Deflation Once Again

The size of the gap between the economic reality and people's expectations is frightening

Wednesday, February 27 is Budget Day. It is a commonplace that decisions are taken well in advance of this but rarely can it have been so easy to pinpoint so precisely when the shape of this month's budget was cast, December 3, when figures for retail sales for the first half of 1979 were published. The relationship between retail sales in the first half of 1979 and the 1980 budget might not be easy to see, but it is crucial because the information on retail sales, once available, provided an explanation for a remarkable growth in imports and the deterioration in the balance of payments that had been going on in 1979 - the explanation being that the economy was in fact experiencing a fast growth in demand but that this demand was being filled by imports, not by home production. The economy was exhibiting "excess demand" characteristics where increased demand was not calling forth an equivalent growth in GNP, and the balance of payments was worsening.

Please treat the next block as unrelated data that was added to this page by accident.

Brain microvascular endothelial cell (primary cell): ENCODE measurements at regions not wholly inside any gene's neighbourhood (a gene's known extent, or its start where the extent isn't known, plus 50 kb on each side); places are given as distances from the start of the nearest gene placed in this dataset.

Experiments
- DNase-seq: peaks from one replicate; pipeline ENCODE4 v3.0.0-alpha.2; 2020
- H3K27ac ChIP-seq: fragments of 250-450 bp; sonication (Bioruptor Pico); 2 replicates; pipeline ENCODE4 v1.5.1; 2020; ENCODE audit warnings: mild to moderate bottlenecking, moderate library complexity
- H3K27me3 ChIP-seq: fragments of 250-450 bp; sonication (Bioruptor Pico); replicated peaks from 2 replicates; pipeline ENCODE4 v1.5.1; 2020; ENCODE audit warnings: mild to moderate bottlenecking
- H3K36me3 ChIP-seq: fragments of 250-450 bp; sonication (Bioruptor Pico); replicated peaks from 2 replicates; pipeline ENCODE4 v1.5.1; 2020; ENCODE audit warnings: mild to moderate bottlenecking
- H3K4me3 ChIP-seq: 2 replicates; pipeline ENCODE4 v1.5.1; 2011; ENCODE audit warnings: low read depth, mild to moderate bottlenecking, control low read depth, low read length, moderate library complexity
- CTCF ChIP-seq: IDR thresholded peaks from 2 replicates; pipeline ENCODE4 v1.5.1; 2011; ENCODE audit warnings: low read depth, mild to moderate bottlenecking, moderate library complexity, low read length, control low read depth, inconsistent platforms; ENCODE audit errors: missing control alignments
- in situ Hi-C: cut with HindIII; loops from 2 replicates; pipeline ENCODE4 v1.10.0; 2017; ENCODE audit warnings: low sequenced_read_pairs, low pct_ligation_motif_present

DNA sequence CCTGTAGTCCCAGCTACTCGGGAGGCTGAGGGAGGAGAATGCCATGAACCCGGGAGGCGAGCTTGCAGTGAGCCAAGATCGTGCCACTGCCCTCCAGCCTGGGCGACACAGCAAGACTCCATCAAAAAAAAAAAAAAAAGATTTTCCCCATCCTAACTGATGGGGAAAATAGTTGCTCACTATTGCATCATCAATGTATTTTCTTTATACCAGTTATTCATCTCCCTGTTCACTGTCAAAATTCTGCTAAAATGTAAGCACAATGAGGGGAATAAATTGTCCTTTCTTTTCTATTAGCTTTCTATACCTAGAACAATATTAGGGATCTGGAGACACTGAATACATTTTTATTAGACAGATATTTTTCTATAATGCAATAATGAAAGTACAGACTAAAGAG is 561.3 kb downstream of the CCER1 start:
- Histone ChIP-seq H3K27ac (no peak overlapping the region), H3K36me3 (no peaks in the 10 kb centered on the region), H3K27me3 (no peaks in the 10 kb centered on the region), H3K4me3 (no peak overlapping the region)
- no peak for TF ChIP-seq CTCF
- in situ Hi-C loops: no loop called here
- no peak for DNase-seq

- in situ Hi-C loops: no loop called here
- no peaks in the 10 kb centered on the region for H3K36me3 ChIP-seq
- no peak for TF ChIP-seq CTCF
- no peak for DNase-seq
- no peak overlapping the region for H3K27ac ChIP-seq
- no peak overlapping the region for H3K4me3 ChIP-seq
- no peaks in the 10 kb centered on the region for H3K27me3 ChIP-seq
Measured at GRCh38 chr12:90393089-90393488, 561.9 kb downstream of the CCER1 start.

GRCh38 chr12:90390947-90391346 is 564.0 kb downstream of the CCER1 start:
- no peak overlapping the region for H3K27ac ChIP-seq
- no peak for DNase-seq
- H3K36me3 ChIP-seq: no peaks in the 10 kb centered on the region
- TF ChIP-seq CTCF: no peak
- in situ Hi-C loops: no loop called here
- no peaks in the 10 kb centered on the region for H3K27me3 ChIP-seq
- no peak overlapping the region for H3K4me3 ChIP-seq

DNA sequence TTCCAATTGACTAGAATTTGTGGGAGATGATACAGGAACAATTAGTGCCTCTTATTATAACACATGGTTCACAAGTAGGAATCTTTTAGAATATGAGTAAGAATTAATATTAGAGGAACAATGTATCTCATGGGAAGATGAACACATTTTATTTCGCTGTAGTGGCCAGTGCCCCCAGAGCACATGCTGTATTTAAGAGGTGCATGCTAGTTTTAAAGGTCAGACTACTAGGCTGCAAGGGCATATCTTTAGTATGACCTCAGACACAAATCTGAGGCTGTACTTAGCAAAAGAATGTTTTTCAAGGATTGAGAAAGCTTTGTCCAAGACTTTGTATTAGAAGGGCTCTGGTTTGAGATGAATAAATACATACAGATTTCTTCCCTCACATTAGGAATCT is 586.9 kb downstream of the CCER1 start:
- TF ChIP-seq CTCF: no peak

The importance of the retail sales figures is that they completely overturned forecasts for expenditure by households (consumer expenditures). At the beginning of 1979 and indeed for the most of the year it was expected that they completely overturned forecasts expenditure by households (consumer expenditure). At the beginning of 1979 and indeed for most of the year it was expected that consumer expenditure would grow very little in the first half of the year. The reasons for this were as follows.


For those whose incomes were determined by the National Pay Agreement and the National Understanding the second phase of the 1978 Agreement involved a very small payment of 2 per cent in the early months of 1979 followed by a period of no increase until the National Understanding was operative. If covered by PAYE, as indeed all woe1d be, the postal strike affected the ability and willingness of the Revenue Commissioners and their employees to provide new tax allowances as revised in the 1979 Budget. This ate further into disposable income (i.e. income less taxes), as people were pushed into higher tax brackets.